The forces driving the current obesity epidemic remain a matter of debate, but obesity has largely been assumed to result from increased caloric intake. However, diets high in fat result in increased adiposity even in the absence of increased caloric intake. These findings suggest that dietary fats play an important role in increased WAT mass in obesity. While the amount of fat in the diet has increased during the obesity epidemic, the types of fats in the diet that have changed even more drastically. However, our understanding of how specific fatty acids affect the onset of obesity, fat distribution and metabolic disease is limited. Since mature adipocytes are post-mitotic, they are generated from the proliferation and differentiation of adipocyte precursors (APs). We have recently identified the adipocyte cellular lineage in vivo, and we have developed assays to directly interrogate the cellular and molecular mechanisms that control AP contribution to WAT mass in physiologically relevant contexts in vivo. We have since characterized when adipogenesis occurs in response to high fat diet (HFD) feeding and have established that HFD-induced adipogenesis occurs in specifically in visceral WAT of male mice. In addition, we found that HFD-induced adipocyte formation requires Akt2 in the adipocyte cellular lineage, but Akt2 null mice establish WAT mass and adipocyte number normally during development. These findings indicate that the molecular regulation of adipogenesis in obesity is distinct from developmental adipogenesis. To establish how HFD induces adipogenesis in obesity, we have determined the adipogenic response to HFDs composed of different fat sources. We found only diets high in monounsaturated fats induce adipocyte hyperplasia and that these adipogenic fat sources affect fat distribution in obesity. As oleic acid is the major dietary monounsaturated fatty acid, and we have shown that oleic acid can function as a signaling molecule to induce adipogenesis directly on APs, we hypothesize that dietary oleic acid acts as a signaling molecule that drives adipocyte hyperplasia in obesity in mice and humans. Preliminary data indicates that oleic acid simulated adipogenesis in primary APs is dependent on Akt2 and the fatty acid receptor GPR120. Here we will characterize the dietary components that affect adipocyte hyperplasia, determine the metabolic consequences of oleic acid induced adipogenesis and define the molecular mechanisms that control adipocyte hyperplasia in both mouse and human models. These studies will improve our understanding of how modern diets may have contributed to the obesity epidemic and metabolic disease, potentially leading to new dietary recommendations and novel therapeutic strategies for sustained weight loss and improved health outcomes.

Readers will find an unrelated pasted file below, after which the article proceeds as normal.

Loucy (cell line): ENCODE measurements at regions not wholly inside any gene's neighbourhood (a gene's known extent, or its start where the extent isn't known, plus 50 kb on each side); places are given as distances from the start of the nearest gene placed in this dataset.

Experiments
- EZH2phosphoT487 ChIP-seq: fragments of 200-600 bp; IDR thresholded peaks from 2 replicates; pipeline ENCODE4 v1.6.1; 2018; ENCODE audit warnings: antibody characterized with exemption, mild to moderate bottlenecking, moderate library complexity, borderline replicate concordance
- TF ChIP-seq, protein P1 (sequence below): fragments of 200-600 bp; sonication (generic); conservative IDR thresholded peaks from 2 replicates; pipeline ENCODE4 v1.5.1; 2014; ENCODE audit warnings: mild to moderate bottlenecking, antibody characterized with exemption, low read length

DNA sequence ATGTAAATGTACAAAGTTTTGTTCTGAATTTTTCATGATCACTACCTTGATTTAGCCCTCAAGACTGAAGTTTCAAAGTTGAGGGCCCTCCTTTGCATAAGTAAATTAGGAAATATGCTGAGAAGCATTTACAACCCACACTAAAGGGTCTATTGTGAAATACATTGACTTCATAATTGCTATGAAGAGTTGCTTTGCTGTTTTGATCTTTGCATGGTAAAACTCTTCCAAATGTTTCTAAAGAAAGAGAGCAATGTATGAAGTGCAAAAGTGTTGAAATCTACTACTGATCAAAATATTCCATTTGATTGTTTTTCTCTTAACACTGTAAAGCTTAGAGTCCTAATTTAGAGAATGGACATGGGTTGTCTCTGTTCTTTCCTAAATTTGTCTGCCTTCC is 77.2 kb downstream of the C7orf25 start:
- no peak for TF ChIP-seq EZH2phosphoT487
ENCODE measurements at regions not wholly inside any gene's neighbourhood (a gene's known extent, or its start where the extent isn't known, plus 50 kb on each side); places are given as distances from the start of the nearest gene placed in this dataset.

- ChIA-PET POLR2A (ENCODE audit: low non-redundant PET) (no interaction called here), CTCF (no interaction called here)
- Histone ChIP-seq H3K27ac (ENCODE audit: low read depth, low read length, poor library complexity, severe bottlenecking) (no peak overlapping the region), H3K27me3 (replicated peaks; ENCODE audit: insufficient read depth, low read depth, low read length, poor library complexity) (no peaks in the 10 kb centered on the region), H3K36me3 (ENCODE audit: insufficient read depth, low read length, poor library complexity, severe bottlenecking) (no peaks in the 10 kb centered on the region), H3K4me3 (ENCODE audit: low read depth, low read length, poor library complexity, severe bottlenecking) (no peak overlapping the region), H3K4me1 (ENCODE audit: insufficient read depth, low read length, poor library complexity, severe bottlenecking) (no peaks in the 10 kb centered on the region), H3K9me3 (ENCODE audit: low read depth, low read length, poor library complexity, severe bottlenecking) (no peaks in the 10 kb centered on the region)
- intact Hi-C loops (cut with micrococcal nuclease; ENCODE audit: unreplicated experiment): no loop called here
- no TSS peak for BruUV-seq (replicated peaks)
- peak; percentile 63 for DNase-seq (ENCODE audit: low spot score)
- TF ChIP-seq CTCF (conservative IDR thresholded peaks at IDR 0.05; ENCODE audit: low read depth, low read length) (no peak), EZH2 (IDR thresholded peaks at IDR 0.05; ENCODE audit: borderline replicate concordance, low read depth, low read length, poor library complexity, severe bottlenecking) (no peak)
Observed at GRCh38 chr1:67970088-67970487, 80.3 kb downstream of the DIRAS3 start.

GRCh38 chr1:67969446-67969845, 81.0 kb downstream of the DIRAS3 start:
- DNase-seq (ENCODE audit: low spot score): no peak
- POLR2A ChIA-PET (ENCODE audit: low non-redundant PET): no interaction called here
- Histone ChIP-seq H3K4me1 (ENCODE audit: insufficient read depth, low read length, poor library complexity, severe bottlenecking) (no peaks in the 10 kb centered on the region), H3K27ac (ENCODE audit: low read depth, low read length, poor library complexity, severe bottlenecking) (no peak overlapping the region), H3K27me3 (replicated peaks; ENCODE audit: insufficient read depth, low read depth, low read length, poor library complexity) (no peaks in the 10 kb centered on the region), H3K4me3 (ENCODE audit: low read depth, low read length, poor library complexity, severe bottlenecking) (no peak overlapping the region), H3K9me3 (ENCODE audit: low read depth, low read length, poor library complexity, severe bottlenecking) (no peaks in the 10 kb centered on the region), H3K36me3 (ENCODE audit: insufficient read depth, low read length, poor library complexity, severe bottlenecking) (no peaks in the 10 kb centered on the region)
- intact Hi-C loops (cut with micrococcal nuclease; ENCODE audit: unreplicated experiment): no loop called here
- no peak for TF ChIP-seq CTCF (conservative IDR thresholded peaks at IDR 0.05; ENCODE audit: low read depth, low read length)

We do not know the cause of the obesity epidemic, but while the amount of food people eat has increased moderately in the last few decades, the amount of fat in the diet has increased and the types of fat in the diet have changed dramatically. We recently found that the formation of fat cells in obesity is driven by a different process than in normal states, and that dietary intake of oleic acid leads to increased formation of fat cells in obesity. We propose to determine how oleic acid drives more fat cells to form in obesity and the relevance of this oleic acid-driven process to disease.